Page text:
One reason Ellsee’s account is somewhat misinformed is because comparing other opiate withdrawal such as oxycodone to Suboxone® is like comparing apples to oranges.  Buprenorphine, the opiate agonist in Suboxone®, is different from other opiates due to its chemical makeup and two distinct properties.  The first difference is that buprenorphine is a partial opiate agonist whereas other opiates are full agonists.  This means that the buprenorphine partially fills the opiate receptors in the brain tricking the brain into thinking the receptors are being fully occupied when it is not.  Because of this, buprenorphine does not have the same euphoric effect a full opiate agonist carries.  Secondly, buprenorphine has a stronger affinity to the opiate receptors in the brain than other opiates.  This means that when buprenorphine is actively occupying opiate receptors in the brain, any other opiate taken, whether it’s IM, IV, or by mouth, will not be absorbed into the receptors because the buprenorphine occupied receptors will not allow the new opiate to kick out the buprenorphine because the bond between the receptor and buprenorphine is too strong.  These combinations along with its extremely long half-life with a mean of 36 hours make buprenorphine a good stable medication for opiate dependence; however, there are downfalls as they say: you have to pay the piper at some point.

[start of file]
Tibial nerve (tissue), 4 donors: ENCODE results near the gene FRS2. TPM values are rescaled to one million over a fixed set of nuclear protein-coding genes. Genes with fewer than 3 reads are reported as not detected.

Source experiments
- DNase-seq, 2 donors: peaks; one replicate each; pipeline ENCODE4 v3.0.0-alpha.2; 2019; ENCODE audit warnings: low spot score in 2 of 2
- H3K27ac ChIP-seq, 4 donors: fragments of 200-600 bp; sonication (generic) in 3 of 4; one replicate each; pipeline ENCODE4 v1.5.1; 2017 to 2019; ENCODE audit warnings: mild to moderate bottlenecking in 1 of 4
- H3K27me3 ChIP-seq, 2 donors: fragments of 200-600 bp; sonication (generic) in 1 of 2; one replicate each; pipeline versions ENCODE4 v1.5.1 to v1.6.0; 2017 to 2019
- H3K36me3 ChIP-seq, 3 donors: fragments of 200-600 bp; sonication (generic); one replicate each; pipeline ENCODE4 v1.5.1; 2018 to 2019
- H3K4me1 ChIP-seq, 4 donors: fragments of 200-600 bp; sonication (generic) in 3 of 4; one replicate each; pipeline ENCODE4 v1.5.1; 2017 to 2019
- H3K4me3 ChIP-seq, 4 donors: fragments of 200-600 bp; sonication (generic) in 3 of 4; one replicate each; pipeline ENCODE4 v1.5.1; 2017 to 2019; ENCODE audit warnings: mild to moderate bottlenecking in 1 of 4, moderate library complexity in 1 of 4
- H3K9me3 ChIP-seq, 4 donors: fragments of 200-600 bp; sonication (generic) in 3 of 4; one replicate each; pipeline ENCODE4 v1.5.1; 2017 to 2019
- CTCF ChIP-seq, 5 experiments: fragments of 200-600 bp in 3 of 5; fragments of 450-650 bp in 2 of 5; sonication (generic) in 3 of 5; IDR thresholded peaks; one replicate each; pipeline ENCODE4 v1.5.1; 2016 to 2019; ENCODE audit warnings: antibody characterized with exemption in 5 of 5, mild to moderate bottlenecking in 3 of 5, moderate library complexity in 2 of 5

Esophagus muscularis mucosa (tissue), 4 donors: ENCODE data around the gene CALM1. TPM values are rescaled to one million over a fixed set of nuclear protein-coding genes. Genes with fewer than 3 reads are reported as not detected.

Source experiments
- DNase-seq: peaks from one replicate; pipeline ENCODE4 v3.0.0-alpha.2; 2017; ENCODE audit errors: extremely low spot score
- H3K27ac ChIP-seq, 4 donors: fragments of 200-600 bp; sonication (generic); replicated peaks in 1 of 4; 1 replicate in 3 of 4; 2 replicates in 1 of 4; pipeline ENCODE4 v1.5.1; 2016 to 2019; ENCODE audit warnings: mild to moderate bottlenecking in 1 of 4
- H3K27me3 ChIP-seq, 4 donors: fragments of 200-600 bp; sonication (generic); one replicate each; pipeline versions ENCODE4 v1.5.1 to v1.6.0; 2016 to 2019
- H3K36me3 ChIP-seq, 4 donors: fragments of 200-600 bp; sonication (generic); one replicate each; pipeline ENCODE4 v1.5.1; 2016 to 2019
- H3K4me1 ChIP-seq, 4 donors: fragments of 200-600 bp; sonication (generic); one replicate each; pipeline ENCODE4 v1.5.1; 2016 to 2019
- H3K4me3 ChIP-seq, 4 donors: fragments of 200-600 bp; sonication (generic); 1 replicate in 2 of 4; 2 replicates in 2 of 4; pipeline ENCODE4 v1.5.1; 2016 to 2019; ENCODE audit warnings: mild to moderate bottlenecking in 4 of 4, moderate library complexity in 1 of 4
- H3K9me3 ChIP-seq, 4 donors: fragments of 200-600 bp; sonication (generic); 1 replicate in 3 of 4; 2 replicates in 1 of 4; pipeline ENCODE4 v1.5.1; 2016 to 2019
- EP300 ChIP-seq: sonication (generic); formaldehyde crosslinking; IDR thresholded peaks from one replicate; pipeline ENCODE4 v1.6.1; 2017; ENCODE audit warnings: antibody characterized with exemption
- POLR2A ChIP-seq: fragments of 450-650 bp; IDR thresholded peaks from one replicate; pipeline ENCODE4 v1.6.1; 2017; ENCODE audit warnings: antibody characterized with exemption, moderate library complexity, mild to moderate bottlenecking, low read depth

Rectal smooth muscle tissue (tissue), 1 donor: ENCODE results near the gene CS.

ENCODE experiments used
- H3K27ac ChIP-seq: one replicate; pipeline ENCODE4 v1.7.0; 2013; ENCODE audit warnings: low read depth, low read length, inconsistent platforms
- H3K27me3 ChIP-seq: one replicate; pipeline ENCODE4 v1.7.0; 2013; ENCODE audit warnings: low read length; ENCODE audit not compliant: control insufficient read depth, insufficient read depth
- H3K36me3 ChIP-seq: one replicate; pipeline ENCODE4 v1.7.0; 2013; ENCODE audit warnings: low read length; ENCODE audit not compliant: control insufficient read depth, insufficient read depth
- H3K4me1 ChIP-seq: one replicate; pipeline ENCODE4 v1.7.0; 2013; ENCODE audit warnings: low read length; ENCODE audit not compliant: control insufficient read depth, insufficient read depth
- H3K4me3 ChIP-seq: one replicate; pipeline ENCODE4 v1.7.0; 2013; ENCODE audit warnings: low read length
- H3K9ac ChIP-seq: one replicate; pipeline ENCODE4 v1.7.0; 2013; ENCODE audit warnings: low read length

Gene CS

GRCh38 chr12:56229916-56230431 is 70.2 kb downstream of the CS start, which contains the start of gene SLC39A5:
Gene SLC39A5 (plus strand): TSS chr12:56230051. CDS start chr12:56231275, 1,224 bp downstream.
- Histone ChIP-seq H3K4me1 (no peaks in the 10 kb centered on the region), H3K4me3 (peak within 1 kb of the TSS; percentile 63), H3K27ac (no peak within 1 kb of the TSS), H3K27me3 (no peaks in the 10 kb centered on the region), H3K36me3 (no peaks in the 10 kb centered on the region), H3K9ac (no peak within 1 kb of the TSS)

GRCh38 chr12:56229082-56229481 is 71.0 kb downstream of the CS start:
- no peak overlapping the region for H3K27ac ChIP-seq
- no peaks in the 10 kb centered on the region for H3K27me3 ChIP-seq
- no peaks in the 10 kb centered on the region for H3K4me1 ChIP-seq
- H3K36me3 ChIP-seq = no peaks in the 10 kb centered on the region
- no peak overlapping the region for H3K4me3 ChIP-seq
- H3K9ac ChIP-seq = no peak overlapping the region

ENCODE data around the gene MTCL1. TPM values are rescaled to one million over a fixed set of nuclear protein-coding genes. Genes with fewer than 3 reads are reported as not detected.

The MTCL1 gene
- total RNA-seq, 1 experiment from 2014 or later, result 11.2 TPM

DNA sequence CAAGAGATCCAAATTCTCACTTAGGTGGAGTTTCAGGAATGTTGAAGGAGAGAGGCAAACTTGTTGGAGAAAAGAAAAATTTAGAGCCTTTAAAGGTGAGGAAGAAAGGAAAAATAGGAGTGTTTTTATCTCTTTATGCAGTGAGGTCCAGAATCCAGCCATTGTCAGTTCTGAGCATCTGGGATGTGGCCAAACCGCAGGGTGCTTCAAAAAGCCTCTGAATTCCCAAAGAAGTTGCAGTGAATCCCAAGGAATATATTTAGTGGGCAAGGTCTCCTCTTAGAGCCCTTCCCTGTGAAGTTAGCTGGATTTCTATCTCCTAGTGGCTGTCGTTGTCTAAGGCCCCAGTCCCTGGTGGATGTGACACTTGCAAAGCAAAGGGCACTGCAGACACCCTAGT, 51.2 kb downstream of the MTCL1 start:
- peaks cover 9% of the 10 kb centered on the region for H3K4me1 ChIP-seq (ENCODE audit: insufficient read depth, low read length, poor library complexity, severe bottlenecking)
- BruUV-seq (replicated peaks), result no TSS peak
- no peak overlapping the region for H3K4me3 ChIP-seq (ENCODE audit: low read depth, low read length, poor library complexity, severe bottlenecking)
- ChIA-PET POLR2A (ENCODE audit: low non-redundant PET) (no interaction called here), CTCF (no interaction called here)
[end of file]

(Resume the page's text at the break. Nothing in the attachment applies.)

Now that some real scientific information about the drug has been established let me clarify some things in Ellsee’s post.  She mentioned the following:

“When you relapse on any type of opiet while using Suboxone, the withdrawal you will feel is from the drug, not Suboxone, and trust   me it is worse then any other withdrawal out there. After going through 4 days of that with no sign of relief, i went back to Suboxone at 4mgs a day for 3 and a half weeks.”

First of all due to the partial opiate agonist property and the long half-life of Suboxone®, this shouldn’t occur.  A relapse on Suboxone® shouldn’t be felt as the opiate will pass through the body without ever bonding to an opiate receptor unless one detoxes from Suboxone® for about 3 days before taking another opiate.  Also, the withdrawal she experienced could be due to precipitated withdrawal, but without more details this is just a hypothesis.  But, in case this is what occurred this is how it would happen: since, like I said before, Suboxone® has a higher affinity for opiate receptors than any other opiate if Suboxone® is taken while another opiate such as oxycodone is actively occupying the opiate receptors, the Suboxone® will violently kick the opiate out of the receptors sending the brain into rapid precipitated withdrawal syndrome that cannot be stopped.  It must run its course which can last up to 5 days, and it is an excruciating withdrawal unlike any other. 

 

Another excerpt I’d like to comment on: